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World-Changers: Herman Melville

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Herman MelvilleHe may have written one of the most famous novels in history (if a novel much more talked about than read, at this moment). Okay, Herman Melville was born in New York City, but after a series of business reverses, his father brought the family to Albany and entered the fur trade just in time for the War of 1812 to put the final kibosh on the business of beaver exports. The family lived on what is now Clinton Square, across from where the Palace Theater now stands. Not long afterward, his father died, leaving the family penniless, even though Herman’s mother was a Gansevoort. Herman attended the Albany Academy for two brief periods, and in between he sought work on the Erie Canal but ended up as a hand on a ship to Liverpool. After finishing at the Academy, he became a schoolteacher and the family moved to Lansingburgh, where he also began to write seriously. In 1841 he left for Massachusetts, and signed aboard a Pacific sailing vessel; it was this trip, during which he lived among the Typee natives of the Marquesas Islands, that formed the basis for his first novel, Typee, which was a great success. Typee, Omoo and others are all but forgotten now, lost in the shadow of Moby-Dick, or, The Whale.

Photo of Herman Melville

Photo of Herman Melville (Photo credit: Wikipedia)

Unappreciated in its day, Moby-Dick grew to be recognized as one of the greatest novels, and a uniquely American novel, coming at a time when home-grown literature was still often considered inferior to works from overseas.

Albany and Lansingburgh couldn’t hold Melville, though he did spend a number of the early years of his marriage in nearby Pittsfield before ending up his life in New York City

Way back when, All Over Albany had a great feature on a man whose entire library is made up of Moby-Dick.

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Postcard Week: Wellington Hotel

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Wellington Hotel postcardSeriously? Hoxsie has never featured the Wellington Hotel? Allow me to correct that with this kinda amazing postcard of Albany’s only “garage-in” hotel. Not sure exactly when it was published, though it seems to be pre-1927, since the building on the corner of State and South Pearl is the predecessor to the lovely National Savings Bank Building. And post-1911, since that’s when the 17-room Wellington expanded to more than 400 rooms. From its emphasis on its parking garage space, I’d put it somewhere in the ’20s. At that point the hotel was really two buildings, across Howard Street from each other. If redevelopment plans ever move forward, the facade at least will be retained; much of the rest of the building has already been demolished, along with its neighbors. Perhaps most surprisingly, the parking garage shown in this illustration still stands.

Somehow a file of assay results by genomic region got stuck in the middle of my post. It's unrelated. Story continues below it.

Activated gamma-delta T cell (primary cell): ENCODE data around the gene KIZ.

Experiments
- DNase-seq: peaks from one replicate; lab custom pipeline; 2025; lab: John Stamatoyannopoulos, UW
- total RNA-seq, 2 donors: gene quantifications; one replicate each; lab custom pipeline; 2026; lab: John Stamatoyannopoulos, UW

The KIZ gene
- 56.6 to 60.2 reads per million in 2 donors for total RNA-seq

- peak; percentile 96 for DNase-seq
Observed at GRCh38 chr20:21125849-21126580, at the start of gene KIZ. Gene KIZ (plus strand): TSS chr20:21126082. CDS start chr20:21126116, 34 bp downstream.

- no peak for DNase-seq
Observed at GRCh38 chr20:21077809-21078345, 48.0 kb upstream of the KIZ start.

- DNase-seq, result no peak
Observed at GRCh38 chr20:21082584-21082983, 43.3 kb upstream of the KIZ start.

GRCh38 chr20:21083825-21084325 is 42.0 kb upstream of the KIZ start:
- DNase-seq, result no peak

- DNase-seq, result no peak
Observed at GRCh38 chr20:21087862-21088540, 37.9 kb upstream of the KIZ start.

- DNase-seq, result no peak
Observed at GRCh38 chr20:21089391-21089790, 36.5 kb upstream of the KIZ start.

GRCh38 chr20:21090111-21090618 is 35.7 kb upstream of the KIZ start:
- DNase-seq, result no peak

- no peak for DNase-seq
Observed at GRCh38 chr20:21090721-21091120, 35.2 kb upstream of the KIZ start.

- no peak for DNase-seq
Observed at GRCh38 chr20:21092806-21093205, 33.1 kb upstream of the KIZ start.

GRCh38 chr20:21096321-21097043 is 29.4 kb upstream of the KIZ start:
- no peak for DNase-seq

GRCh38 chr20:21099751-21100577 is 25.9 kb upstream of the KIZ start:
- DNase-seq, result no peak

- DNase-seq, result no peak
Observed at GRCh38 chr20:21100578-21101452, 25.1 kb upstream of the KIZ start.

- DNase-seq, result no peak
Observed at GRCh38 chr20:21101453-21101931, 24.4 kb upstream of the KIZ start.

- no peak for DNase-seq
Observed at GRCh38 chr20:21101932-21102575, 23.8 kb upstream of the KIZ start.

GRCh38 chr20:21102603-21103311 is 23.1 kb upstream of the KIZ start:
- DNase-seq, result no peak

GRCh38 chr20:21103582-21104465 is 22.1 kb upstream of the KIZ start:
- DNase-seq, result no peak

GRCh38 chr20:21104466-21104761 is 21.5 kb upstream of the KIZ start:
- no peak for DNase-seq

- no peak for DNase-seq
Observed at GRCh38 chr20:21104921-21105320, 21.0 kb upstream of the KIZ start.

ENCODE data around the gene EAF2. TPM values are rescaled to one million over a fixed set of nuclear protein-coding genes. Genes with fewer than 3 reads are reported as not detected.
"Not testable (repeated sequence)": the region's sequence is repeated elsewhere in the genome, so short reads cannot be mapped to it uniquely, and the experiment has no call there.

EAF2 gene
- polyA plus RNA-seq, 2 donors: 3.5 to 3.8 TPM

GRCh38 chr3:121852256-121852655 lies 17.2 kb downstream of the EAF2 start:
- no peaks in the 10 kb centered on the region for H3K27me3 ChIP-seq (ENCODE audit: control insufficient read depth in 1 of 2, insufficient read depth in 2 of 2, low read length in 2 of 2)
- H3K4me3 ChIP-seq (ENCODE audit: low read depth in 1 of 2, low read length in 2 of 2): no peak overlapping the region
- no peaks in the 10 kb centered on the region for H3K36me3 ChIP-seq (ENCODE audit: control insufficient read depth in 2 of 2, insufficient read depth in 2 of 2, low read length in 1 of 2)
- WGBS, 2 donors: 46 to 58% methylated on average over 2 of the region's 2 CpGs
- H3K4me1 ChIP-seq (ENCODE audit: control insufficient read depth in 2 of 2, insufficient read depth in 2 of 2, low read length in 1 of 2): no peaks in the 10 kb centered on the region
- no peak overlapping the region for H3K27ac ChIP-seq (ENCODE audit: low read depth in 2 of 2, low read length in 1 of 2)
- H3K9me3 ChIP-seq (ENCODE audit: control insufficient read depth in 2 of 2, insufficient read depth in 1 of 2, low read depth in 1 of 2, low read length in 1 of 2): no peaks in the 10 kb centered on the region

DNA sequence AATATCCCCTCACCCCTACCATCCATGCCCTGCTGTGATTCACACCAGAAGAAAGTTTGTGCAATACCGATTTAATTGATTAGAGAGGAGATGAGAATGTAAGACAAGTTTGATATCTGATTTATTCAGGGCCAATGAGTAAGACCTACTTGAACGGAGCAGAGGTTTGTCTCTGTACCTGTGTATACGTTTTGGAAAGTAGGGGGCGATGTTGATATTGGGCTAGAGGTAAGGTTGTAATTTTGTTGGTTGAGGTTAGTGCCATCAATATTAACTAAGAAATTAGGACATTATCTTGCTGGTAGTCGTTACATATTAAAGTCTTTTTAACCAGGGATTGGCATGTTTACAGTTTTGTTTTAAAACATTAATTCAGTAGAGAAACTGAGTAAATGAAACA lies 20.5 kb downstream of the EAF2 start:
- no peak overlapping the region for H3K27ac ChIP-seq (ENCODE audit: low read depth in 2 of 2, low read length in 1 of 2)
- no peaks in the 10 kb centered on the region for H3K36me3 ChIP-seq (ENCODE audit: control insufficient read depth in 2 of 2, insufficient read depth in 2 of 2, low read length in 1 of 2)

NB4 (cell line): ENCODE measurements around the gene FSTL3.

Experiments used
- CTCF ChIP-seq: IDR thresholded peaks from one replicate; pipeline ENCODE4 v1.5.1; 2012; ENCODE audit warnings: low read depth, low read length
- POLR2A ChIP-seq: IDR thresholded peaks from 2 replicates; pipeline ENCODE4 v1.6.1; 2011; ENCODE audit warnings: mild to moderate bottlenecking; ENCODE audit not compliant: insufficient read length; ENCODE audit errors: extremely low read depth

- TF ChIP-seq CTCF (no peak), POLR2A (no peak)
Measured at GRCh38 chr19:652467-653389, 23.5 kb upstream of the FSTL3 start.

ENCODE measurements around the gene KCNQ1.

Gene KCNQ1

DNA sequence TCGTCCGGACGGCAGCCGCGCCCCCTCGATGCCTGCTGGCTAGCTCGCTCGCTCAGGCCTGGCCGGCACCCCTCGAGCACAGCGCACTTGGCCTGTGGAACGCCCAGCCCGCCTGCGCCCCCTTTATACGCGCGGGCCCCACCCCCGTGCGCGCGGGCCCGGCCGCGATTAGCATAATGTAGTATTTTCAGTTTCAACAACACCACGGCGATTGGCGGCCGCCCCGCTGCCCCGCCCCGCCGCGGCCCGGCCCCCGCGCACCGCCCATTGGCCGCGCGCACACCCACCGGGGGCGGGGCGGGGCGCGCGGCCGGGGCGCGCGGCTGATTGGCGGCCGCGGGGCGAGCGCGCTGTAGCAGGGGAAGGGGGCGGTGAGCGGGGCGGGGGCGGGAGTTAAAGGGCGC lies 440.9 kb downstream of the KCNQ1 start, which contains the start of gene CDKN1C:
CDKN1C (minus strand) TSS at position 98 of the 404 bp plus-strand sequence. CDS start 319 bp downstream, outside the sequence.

Postcard Week: New York State Capitol

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Capitol building, Albany postcardSurely you didn’t think we were going to get through all these old Albany postcards without a view of the State Capitol. As is commonly the case, there’s no indication of when this postcard was published, but it was mailed in 1909. The landscaping on this side of Washington Avenue is looking pretty rough, leading me to wonder if this was taken while the new State Education Building was under construction, which started in 1908. There were businesses and residences on the street before that, so I wouldn’t have expected the scrubby look.